AFTER YOU FINISH YOUR PAPER
Check your sources. A well-written major paper is based on existing literature. Do not plagiarize or steal from others. Appropriately cite your sources in your paper to support your arguments or statements.
Spelling and grammar. It can be difficult to proofread your own work, especially if you have spent considerable time writing and editing the same paper. Use friends, family members, or classmates to help catch any mistakes. Another approach is to read your paper out loud to yourself, as it is written, to help you find writing errors.
Final edits. We edit our paper to improve clarity, which means we take out words that are unnecessary or cloud our main points. Only add words to improve your argument or add clarity to your statements.
Let others read your paper. Ask someone else to read your paper for clarity and simply see if they can follow the logic of your paper. This is good at any stage of the writing process!
Check your style guide: Again, most major papers require that you use a style guide (APA, MLA, or Chicago) which is in place to help the reader understand the structure and content of your paper.
Today, we introduced a strategic approach to writing your term papers. Taking some time to consider the relevance and importance of your topic, as well as existing literature on the subject, will help you make a meaningful contribution with the time and energy you are dedicating to your work. Next, providing an informative title and clear structure to your paper will help to improve clarity and comprehension for the reader. Finally, taking an extra few moments to proofread, edit, and properly cite your work will go a long way in helping you achieve the highest grade possible for your efforts!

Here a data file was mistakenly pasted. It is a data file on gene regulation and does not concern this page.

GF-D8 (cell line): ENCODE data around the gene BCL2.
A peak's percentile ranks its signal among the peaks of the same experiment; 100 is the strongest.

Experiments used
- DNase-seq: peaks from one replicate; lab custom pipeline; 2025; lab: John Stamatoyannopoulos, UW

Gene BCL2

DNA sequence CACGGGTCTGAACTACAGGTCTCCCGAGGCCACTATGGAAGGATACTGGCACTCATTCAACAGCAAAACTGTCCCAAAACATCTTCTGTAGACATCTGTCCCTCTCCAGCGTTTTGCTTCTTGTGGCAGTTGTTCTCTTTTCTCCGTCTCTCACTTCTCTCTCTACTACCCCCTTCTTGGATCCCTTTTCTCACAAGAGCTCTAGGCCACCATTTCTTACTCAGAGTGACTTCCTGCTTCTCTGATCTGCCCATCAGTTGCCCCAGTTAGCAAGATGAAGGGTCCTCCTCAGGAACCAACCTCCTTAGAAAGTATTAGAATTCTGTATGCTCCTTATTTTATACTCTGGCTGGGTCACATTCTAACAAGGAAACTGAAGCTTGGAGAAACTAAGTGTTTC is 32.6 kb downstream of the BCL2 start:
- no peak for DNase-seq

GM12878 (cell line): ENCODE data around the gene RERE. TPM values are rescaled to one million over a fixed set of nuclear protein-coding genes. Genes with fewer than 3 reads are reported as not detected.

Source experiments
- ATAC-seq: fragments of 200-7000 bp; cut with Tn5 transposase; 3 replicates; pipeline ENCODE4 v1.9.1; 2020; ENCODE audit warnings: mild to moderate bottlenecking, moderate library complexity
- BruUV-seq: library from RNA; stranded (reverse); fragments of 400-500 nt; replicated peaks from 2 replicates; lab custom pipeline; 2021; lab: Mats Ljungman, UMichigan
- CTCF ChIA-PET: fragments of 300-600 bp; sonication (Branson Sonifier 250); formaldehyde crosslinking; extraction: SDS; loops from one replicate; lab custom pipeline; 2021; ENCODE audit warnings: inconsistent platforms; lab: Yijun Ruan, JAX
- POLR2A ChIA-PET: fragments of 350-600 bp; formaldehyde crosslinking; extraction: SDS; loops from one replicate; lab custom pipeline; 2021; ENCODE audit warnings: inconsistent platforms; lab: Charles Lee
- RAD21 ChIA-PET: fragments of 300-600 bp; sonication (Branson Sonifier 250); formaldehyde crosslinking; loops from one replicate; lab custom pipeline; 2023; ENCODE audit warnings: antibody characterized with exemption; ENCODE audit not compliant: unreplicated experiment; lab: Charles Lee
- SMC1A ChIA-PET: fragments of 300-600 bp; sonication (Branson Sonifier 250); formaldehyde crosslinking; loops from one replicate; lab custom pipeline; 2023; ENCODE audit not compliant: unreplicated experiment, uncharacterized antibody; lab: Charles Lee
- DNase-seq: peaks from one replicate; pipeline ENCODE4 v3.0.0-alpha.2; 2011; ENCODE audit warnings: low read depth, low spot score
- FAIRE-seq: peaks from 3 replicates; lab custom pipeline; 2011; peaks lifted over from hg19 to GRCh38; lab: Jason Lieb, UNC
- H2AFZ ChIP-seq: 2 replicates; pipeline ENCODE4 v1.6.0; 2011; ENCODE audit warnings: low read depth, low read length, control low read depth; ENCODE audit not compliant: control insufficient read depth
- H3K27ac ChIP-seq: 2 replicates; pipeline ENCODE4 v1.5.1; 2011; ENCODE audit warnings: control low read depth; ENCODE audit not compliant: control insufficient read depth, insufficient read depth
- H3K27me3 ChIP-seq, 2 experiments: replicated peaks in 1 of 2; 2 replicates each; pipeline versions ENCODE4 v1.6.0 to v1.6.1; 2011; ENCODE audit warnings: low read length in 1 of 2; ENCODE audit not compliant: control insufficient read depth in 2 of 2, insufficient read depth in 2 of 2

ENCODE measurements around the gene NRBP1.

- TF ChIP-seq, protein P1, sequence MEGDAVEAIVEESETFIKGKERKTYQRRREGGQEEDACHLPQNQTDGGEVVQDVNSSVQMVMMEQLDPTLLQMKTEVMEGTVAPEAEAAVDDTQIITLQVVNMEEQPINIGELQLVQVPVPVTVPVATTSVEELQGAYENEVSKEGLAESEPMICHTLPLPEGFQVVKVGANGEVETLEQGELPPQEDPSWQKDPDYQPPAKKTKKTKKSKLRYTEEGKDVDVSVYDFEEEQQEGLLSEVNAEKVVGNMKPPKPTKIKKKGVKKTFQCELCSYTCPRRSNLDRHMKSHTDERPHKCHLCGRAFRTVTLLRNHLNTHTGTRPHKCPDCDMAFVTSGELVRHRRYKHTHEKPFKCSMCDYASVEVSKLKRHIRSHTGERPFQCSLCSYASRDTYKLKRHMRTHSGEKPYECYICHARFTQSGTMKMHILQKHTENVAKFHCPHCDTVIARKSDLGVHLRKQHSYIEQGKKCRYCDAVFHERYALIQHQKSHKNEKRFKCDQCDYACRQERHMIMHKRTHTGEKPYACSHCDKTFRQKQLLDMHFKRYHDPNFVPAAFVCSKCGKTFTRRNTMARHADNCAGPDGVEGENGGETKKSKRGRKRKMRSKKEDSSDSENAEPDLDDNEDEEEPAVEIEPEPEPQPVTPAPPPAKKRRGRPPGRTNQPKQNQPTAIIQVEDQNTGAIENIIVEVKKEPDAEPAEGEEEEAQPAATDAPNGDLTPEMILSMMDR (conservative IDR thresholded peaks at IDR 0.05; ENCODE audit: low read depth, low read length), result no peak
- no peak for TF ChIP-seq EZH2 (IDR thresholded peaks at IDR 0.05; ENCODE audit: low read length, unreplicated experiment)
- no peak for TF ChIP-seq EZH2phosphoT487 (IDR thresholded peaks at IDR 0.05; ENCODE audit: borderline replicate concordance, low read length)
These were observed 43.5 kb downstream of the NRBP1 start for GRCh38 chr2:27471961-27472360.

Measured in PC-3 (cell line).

*This blog was co-authored by Dr. Amanda Leibovitz and Dr. Jeff Allen.October 15, 2020
Setting Up Your Study Space
For the last few weeks, we’ve discussed figuring out when is best for you to study, and now we’ll be tackling the bigger question of, “How?” A dedicated study space is one of the most valuable assets you can create to boost your productivity, and we each have our own definition of what an ideal study space looks, sounds, and feels like. Moreover, this is largely determined by our personal preferences in combination with the demands of a particular task. This week, we’ll be discussing some key considerations for creating a study space in your home to maximize learning and productivity.
HOW DO YOU STUDY?
Though there may be new challenges if we are also now homeschooling our children or spouses/roommates are not leaving home for work due to COVID-19, we can still benefit from knowing our studying preferences and trying to match them as best we can. To help you figure out the environmental conditions that might work best for you, reflect on the following questions:
When studying has felt easy and productive, what was happening in your immediate environment?
When studying has felt frustrating and unproductive, what was happening in your immediate environment?
As you reflect on these questions, consider the following aspects of your immediate environment: